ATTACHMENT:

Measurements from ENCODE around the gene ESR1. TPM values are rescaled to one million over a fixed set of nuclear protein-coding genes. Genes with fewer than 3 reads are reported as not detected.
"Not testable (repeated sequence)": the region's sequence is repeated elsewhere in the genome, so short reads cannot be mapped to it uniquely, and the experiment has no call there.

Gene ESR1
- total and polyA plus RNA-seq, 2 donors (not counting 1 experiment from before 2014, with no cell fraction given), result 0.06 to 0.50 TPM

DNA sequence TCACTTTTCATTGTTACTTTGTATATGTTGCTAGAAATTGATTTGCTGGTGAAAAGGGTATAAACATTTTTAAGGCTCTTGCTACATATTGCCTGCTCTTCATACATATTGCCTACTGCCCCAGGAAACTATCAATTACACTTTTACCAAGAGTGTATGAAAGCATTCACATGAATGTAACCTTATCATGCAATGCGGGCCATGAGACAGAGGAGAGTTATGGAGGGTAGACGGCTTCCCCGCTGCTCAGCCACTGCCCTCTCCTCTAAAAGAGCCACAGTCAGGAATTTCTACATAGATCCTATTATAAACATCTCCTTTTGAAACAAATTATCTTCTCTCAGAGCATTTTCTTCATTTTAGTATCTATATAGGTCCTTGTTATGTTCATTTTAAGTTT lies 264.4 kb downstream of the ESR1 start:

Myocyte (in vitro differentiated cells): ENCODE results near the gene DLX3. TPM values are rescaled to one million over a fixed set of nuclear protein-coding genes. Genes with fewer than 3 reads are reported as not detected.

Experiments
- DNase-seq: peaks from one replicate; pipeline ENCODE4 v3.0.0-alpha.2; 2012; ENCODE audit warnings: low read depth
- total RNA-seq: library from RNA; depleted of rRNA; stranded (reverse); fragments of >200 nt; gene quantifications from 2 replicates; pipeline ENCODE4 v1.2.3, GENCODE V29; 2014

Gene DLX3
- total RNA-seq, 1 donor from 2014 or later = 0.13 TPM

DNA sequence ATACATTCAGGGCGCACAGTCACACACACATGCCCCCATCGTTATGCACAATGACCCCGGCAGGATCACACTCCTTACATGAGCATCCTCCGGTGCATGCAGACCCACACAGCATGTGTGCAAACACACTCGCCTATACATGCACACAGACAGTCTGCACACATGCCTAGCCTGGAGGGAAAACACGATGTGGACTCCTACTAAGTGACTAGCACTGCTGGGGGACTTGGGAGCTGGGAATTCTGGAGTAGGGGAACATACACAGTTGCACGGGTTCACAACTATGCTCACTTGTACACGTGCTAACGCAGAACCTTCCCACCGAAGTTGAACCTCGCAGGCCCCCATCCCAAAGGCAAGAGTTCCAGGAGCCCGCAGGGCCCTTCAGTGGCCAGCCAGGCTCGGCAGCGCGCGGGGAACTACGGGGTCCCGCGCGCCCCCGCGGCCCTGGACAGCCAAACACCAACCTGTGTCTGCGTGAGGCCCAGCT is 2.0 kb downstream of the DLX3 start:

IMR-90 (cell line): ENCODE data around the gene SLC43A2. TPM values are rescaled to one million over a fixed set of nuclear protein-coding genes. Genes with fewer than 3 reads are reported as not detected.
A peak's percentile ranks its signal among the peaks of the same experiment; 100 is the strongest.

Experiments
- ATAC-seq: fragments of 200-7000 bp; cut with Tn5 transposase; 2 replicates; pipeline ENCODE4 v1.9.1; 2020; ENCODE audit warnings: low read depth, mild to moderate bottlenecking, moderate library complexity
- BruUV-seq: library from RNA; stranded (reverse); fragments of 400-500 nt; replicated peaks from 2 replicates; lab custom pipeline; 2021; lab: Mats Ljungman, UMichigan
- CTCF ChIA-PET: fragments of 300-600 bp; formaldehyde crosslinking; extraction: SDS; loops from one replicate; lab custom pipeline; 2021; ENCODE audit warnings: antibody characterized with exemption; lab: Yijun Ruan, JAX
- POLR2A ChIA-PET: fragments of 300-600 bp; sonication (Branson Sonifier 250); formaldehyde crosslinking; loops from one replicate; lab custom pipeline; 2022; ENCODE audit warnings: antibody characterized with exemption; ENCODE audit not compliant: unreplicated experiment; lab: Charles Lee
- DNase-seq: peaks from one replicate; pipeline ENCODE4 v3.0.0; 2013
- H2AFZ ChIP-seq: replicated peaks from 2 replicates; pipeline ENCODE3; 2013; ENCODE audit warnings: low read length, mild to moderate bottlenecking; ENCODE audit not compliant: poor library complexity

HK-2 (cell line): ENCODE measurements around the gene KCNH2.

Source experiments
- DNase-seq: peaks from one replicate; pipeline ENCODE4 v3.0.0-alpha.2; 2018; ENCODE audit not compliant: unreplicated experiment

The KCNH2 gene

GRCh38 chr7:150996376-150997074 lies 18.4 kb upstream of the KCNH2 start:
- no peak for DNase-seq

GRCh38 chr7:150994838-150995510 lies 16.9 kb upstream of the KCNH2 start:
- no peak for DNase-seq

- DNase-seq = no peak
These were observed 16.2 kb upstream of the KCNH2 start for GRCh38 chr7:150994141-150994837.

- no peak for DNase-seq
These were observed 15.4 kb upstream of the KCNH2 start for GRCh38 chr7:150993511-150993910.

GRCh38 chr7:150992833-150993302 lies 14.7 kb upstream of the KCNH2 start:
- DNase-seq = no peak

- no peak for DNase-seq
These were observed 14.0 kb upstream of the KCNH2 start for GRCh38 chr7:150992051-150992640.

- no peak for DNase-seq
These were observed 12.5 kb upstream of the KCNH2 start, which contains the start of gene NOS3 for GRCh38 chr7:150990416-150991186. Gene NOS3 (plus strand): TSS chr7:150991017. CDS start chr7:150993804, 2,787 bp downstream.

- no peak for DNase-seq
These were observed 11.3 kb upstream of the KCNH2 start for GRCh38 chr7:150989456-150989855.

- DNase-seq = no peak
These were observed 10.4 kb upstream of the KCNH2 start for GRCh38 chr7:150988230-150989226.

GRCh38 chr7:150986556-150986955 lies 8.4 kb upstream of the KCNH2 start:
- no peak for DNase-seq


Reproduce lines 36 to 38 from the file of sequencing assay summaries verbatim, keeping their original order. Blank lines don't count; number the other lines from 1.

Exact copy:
- no peak for DNase-seq
These were observed 14.0 kb upstream of the KCNH2 start for GRCh38 chr7:150992051-150992640.

- no peak for DNase-seq